IBN AL-Zarqālluh on Mercury

  title={IBN AL-Zarqālluh on Mercury},
  author={J. Sams{\'o} and H. Mielgo},
  journal={Journal for the History of Astronomy},
  pages={289 - 296}
  • J. Samsó, H. Mielgo
  • Published 1994
  • Physics
  • Journal for the History of Astronomy
  • L'A. decrit comment un astronome andalousien, Ibn Al-Zarqālluh, a determine la longitude de Mercure 

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    Publications referenced by this paper.
    "'ala shakl al-bayda wa huwa al-shakl al-ma-ruf bi-l-baydt 'inda-I'arifin bi-silm al-hay'a", "with the shape of an egg, which is the shape called oval by those who know astronomy")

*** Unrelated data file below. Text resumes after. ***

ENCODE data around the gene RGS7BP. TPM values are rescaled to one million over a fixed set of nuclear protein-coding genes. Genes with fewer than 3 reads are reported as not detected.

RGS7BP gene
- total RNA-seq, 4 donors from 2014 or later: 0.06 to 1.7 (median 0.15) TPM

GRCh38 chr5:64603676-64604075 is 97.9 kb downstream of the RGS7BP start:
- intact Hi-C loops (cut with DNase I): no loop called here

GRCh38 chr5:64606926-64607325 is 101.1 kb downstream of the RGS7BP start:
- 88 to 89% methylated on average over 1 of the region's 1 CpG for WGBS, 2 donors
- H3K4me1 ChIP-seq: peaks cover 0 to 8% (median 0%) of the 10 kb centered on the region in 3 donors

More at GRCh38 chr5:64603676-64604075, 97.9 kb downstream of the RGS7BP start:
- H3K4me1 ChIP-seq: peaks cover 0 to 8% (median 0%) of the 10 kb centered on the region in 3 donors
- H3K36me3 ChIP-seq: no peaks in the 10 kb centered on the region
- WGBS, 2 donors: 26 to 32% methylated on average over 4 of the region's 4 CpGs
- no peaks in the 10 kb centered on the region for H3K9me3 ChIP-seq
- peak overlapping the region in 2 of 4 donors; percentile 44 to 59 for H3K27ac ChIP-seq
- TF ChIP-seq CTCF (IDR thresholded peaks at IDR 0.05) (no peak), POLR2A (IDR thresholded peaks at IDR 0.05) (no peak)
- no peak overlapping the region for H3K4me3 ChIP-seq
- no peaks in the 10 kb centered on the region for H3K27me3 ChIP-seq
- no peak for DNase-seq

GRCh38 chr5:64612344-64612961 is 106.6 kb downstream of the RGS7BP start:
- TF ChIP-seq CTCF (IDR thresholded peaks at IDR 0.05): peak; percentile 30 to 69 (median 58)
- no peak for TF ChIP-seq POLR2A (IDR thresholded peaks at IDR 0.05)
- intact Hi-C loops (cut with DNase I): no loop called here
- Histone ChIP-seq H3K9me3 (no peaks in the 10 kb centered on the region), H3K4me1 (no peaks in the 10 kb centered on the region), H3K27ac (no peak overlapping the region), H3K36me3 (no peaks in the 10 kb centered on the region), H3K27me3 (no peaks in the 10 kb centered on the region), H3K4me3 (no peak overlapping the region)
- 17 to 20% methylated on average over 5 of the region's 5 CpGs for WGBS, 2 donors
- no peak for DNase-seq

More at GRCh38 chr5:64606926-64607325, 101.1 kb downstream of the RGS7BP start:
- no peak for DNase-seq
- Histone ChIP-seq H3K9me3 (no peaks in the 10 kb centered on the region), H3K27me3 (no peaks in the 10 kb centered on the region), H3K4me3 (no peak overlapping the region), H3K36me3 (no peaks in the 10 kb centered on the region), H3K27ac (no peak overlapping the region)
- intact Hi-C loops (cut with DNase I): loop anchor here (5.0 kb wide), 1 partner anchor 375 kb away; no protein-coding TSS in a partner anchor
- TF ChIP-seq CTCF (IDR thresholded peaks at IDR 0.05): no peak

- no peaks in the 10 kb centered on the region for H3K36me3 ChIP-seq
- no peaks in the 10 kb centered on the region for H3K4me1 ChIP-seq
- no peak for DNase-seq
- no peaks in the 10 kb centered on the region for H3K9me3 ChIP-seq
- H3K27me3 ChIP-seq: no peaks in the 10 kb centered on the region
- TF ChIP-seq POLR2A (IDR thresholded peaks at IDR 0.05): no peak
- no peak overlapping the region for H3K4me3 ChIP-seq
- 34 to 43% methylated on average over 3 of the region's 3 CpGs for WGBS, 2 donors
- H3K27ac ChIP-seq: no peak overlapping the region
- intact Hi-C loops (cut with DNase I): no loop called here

• 1943
    "The solar theory of azZarqal: A history of errors", in Centaurus, xiv
    • 1969
    ) has calculated that Ibn al-Zarqalluh uses a sidereal solar apogee in the Almanac the longitude of which is 79;30°: the apogee longitude85
    • 1969
    0-11-10), those of Ibn al-Kammad (Madrid National Library Latin ms. t0023) and the two zijes of Ibn al-Raqqam (mss. Istanbul Kandilli 249, Rabat General Library 260)
      Astronomical tables in the twelfth century
      • 1962
      For a good survey of medieval and Renaissance equatoria see Emmanuel Poulle, Les instruments de la theorie des planetes selon Ptolemee: Equatoires
      • 1980
      He quotes in particular Ibn al-Haytham's criticism of the Ptolemaic method to determine the eccentricity of Venus and Mercury: see Ibn al-Haytham's Shukuk in the edition by
      • 1971
      Hyderabad Andra Pradesh State Library ms. 298) and Ibn al-Banna' al-Marrakushi (1256-1321) (ms. without number in the Madrid Museo Naval)
        Ibn al-Haytham's Completion ofthe conics (New York, 1985),399
        • 1990